Nadia El Fani’s Laicite, Inch’Allah or Neither Allah, Nor Master came out a decade ago. It made some waves within the festival circuit more than a decade ago. And the few English language critics who saw it billed it as a time capsule. It captured life before and during the Tunisian theatre of the Arab Spring. Tunisia’s Arab Spring seems successful because that country hasn’t been on the headlines for a decade. But between 2009 to 2011, everything was up in the air, as the documentary captures.
El Fani and her fellow upper to middle class intellectuals are seeing the slippery slope between secularist dictatorship and Islamism. OVID is re-releasing this film during Ramadan of all months. I had serious doubts about this documentary. It made me think that El Fani and her fellow intellectuals are the kind of people of colour who wish they were white. But it thankfully finds a few different angles within that main one even if it treads on familiar grounds.
El Fani is often in front of the camera, but she shares that screen with others. And the flaw of those talking heads is that they rarely deviate from what she’s saying. These other interviews though drop breadcrumbs. They hint at what it’s like to experience Ramadan as an atheist or secular Francophone in a supposedly multilingual society. Atheists have other unwritten laws against them in other Christian countries, like being unelectable. However, they can, in Christian countries, live their lives next to religious people. In Tunisia, atheists have to hide the fact that they’re not fasting. Other subjects talk about how they, as women, face more consequences. And they do so for not fasting, much more than dressing in secular ways.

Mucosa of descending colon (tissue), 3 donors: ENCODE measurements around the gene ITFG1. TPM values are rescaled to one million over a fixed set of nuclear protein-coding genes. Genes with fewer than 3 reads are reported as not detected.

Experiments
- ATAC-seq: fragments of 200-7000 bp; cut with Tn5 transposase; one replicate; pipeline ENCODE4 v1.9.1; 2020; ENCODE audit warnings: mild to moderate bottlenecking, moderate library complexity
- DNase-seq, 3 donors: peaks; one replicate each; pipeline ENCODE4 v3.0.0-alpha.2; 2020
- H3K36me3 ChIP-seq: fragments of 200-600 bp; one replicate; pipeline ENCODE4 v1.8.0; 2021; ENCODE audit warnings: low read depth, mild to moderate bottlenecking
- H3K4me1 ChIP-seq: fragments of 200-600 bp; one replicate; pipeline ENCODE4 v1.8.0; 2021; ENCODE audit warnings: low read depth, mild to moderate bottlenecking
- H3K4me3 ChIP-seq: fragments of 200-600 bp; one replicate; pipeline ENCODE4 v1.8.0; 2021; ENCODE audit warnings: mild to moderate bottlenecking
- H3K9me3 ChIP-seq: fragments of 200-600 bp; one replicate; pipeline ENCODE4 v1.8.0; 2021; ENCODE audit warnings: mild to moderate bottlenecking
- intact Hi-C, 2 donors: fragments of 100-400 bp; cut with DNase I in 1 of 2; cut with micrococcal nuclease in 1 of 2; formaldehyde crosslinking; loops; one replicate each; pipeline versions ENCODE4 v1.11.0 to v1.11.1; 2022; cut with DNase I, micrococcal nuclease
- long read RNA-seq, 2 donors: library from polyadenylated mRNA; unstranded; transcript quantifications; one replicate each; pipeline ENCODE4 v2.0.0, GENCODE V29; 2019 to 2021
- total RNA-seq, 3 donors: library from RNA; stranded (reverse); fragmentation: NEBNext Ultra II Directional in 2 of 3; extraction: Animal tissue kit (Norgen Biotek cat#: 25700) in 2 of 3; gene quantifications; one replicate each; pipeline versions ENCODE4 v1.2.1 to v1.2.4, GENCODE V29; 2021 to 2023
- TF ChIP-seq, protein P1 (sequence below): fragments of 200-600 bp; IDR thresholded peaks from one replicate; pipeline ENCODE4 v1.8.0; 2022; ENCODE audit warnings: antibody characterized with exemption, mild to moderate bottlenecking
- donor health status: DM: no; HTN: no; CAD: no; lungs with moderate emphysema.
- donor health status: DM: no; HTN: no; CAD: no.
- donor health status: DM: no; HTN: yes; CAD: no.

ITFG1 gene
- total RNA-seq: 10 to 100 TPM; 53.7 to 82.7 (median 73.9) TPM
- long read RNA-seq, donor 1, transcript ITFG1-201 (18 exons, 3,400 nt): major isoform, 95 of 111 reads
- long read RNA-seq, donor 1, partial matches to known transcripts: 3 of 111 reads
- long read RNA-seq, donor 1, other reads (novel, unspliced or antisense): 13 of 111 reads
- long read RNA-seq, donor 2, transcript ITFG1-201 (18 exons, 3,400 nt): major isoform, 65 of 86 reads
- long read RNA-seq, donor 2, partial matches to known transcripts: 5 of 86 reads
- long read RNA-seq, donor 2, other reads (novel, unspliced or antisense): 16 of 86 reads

Neither Allah, Nor Master is an interesting observation of people. Never have I seen scenes of shirtless men in beaches and think that life is unfair, which is what El Fani is thinking. She surmises that the reason there are no women on the beach is because they’re cooking for those shirtless men. It’s also a confrontational film, where El Fani debates servers on why he served her alcohol during Ramadan. This opens a can of worms about the racial divide on Tunisia. On how the country treats its citizens like they’re of a lower class.
These debate scenes though makes me think that she doesn’t know who the bad guy is. And she returns to her observations, where she sees more men in the streets being subject to historical revisionism. An innocent call of prayer turns into a diatribe. The man making the call then digressed into the rise and fall of the Ottomans and thus of Islam. The call to prayer says that the Ottomans took Constantinople from the Christians despite their fast. Come to think of it, this makes no sense if we look at working class Tunisians today. As El Fani shows, they can barely work during Ramadan much less invade another country. What makes people think people in the past were stronger?
Again, a lot of El Fani’s positions are u to debate based on an individual viewer’s context. But this raw documentary serves as counter propaganda. And there’s something admirable in making a documentary for that purpose.